Colostrum is prob­a­bly not what you think it is

NZ Lifestyle Block - - Feature - Source: by John Mo­ran (2012)

Ask most farm­ers and they’ll tell you colostrum is the an­ti­bodyrich milk that a cow pro­duces in the first four days after giv­ing birth. But that’s not true colostrum says vet Rose­mary Milne.

“Milk com­pa­nies make you with­hold the first eight milk­ings from the vat, and this milk is of­ten re­ferred to as ‘colostrum’ but this is mis­lead­ing. Colostrum is truly the very first milk pro­duced by the ud­der from that very first milk­ing. Milk from sub­se­quent milk­ings has a dif­fer­ent com­po­si­tion. By the sec­ond milk­ing it can have ap­prox­i­mately half the an­ti­bod­ies and the an­ti­body lev­els will de­cline fur­ther over time. When we talk about feed­ing colostrum to new­born calves we need to be talk­ing about that first, first milk­ing, not the milk that is pro­duced after that."

The con­fu­sion around true colostrum and what fol­lows (re­ferred to as ‘tran­si­tion milk’) means many calves don’t get the level of an­ti­bod­ies they will re­quire to pro­tect their health in their first few weeks, and there are also sig­nif­i­cant long term ben­e­fits to en­sur­ing suf­fi­cient colostrum in­take (see page 28).

“We are dili­gently giv­ing calves milk that we think is good, that we call ‘colostrum’ but it doesn’t have the level of an­ti­bod­ies that true colostrum has. There is a very small win­dow of 12-24 hours in which calves are able to ab­sorb an­ti­bod­ies and it’s re­ally im­por­tant they get true first milk­ing colostrum which is as rich in an­ti­bod­ies as pos­si­ble.”

When you look at a two year old cow, you might put her good health and pro­duc­tion down to fac­tors like good ge­net­ics, good feed, and good man­age­ment of her growth from birth.

But one of the most cru­cial fac­tors for the on­go­ing health and pro­duc­tion of an adult cow and how much (or how lit­tle) she will have cost you in feed and vet­eri­nary ex­penses over her life­time is down to the very first milk that she con­sumes.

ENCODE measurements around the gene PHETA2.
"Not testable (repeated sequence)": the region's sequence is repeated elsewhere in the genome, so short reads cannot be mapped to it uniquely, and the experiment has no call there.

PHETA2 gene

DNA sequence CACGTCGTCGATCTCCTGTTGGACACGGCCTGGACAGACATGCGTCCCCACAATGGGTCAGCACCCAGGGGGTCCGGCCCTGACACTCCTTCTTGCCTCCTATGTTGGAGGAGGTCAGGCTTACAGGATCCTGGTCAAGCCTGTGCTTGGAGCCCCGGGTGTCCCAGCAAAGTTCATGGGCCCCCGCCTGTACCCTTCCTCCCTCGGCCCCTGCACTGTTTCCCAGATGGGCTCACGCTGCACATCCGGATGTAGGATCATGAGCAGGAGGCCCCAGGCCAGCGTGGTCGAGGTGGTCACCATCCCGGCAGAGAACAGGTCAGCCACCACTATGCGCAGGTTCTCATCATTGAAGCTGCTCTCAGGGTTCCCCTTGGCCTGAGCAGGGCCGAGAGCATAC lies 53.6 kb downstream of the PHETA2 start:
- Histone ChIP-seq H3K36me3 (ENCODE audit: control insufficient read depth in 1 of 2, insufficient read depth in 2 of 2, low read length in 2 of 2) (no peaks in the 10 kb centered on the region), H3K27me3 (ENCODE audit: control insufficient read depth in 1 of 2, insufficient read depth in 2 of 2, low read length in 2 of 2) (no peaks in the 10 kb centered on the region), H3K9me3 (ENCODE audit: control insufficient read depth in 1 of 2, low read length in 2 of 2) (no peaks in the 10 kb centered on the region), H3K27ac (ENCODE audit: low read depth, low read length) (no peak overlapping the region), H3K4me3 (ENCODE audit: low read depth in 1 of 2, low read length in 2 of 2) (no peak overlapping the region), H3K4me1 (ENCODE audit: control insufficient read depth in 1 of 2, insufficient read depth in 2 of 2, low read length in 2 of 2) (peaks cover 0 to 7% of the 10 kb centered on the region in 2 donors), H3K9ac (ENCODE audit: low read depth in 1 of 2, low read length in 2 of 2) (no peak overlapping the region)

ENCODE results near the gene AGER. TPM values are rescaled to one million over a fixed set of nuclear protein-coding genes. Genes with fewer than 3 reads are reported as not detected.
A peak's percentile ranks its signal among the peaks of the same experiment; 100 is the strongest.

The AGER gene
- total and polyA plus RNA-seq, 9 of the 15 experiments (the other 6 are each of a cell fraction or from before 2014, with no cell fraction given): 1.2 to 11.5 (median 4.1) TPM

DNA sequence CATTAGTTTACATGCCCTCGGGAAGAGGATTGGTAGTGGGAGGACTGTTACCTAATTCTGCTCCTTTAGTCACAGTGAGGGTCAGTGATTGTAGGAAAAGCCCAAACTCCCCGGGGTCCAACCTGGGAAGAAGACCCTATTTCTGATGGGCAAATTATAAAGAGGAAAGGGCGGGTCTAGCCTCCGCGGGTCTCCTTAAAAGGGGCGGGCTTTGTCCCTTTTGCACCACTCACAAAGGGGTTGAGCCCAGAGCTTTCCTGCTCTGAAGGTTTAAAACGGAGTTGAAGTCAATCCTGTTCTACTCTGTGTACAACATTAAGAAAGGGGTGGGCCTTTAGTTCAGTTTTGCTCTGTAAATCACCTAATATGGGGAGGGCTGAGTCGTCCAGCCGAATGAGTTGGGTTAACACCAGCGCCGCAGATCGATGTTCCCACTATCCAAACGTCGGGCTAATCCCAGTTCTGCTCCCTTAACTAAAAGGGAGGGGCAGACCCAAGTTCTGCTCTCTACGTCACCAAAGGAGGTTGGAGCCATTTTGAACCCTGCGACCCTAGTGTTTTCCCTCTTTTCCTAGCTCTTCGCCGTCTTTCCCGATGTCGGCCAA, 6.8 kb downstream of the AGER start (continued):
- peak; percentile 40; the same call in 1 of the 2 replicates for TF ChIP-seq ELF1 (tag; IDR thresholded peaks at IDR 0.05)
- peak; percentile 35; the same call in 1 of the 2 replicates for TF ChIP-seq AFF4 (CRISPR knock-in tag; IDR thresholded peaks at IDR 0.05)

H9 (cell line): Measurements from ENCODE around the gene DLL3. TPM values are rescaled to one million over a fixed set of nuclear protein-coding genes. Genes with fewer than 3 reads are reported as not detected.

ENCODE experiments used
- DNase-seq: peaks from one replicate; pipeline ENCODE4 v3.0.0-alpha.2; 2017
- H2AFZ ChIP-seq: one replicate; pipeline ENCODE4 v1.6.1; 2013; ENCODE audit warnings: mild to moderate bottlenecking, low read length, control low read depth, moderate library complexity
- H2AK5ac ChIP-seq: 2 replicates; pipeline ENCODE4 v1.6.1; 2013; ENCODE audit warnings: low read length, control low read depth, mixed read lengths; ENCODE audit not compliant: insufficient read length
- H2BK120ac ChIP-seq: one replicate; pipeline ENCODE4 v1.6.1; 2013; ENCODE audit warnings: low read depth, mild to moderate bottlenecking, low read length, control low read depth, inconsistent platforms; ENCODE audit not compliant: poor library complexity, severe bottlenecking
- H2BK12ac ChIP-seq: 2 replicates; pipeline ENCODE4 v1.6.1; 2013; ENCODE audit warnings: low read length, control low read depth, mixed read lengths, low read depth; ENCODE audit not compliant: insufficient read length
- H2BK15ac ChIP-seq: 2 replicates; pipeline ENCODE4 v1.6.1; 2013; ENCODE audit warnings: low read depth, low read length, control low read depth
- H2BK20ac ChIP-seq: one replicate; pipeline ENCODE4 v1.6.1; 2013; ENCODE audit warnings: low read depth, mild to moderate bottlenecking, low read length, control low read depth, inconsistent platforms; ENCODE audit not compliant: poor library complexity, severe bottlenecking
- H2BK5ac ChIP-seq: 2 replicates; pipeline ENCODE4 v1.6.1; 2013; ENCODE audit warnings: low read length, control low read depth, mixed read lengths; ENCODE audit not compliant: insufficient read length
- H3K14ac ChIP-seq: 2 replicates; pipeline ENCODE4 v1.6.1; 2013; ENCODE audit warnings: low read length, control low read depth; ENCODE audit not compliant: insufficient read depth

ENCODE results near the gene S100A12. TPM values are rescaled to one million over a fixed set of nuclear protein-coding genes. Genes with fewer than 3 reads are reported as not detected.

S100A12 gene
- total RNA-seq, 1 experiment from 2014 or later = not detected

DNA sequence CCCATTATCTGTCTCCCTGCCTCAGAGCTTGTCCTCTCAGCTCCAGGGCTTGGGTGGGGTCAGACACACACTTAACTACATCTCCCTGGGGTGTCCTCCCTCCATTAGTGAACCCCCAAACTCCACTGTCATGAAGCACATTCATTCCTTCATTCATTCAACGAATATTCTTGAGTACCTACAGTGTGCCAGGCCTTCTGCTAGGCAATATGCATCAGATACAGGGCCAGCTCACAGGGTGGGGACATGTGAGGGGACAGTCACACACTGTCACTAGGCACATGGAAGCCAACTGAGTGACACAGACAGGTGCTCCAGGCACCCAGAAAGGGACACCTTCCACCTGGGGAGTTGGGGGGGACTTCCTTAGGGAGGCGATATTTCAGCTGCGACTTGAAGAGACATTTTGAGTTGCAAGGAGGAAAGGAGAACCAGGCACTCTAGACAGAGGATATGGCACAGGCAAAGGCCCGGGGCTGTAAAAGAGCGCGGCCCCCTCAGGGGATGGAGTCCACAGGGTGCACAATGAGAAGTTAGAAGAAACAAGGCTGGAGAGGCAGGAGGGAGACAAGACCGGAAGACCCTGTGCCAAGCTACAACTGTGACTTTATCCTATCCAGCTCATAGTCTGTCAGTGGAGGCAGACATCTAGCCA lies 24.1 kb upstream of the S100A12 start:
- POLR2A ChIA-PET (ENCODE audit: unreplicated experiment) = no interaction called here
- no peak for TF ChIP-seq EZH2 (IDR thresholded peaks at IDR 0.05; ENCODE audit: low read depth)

“It’s very in­ter­est­ing,” says Dr Rose­mary Milne, a long-time farm vet who is now a tech­ni­cal ad­vi­sor for MSD An­i­mal Health. “They did a study in the US where they looked at feed­ing calves 2 litres and 4 litres of colostrum (in the 24 hours after birth) and fol­lowed these calves all the way through.

“It made a huge dif­fer­ence to them long-term, in terms of their health and their im­mune sys­tem. In the calves that re­ceived less colostrum, the vet costs were con­sid­er­ably higher, their pro­duc­tion in the first and sec­ond lac­ta­tion was lower and they had a lower av­er­age daily weight gain. This demon­strates that colostrum has a lot of ben­e­fi­cial fac­tors in ad­di­tion to pro­vid­ing an­ti­bod­ies, that we’re only just be­gin­ning to un­der­stand."

Calves are born with no im­mu­nity as they can’t ab­sorb an­ti­bod­ies across the pla­centa like they can with a lot of other nu­tri­ents. In­stead the cow puts an­ti­bod­ies into the colostrum and the calf has to drink that colostrum to get those an­ti­bod­ies.

The an­ti­bod­ies it re­ceives will pro­tect it for at least the first 3-4 weeks of life, help­ing it to with­stand dis­eases in its en­vi­ron­ment, like the pathogens that cause scours, un­til it be­gins to pro­duce enough an­ti­bod­ies to pro­tect it­self. Get­ting colostrum into a calf as soon as pos­si­ble after it’s born is im­por­tant for two rea­sons says Rose­mary. One is the qual­ity of colostrum is at its high­est in the very first milk made by a newly-calved cow (see page 29), but there’s a sec­ond fac­tor.

“The abil­ity of a calf to ab­sorb the an­ti­bod­ies in colostrum de­clines rapidly over the first 12 hours after birth and it’s gone com­pletely within 24 hours. The calf needs to re­ceive suf­fi­cient an­ti­bod­ies from colostrum within the first 6-12 hours, the sooner the bet­ter.”

Beef farm­ers don’t have as many is­sues with colostrum up­take as dairy farm­ers. Beef cows are bred to have good ma­ter­nal in­stincts and will make sure their calf feeds quickly and of­ten. But ev­i­dence shows that calves born to dairy cows do not in­gest suf­fi­cient colostrum by suck­ling alone be­cause the ma­ter­nal ge­net­ics are much weaker. If you are buy­ing in colostrum to feed to new­born calves, or want to test the qual­ity of colostrum your cows are pro­duc­ing, you need a brix re­frac­tome­ter.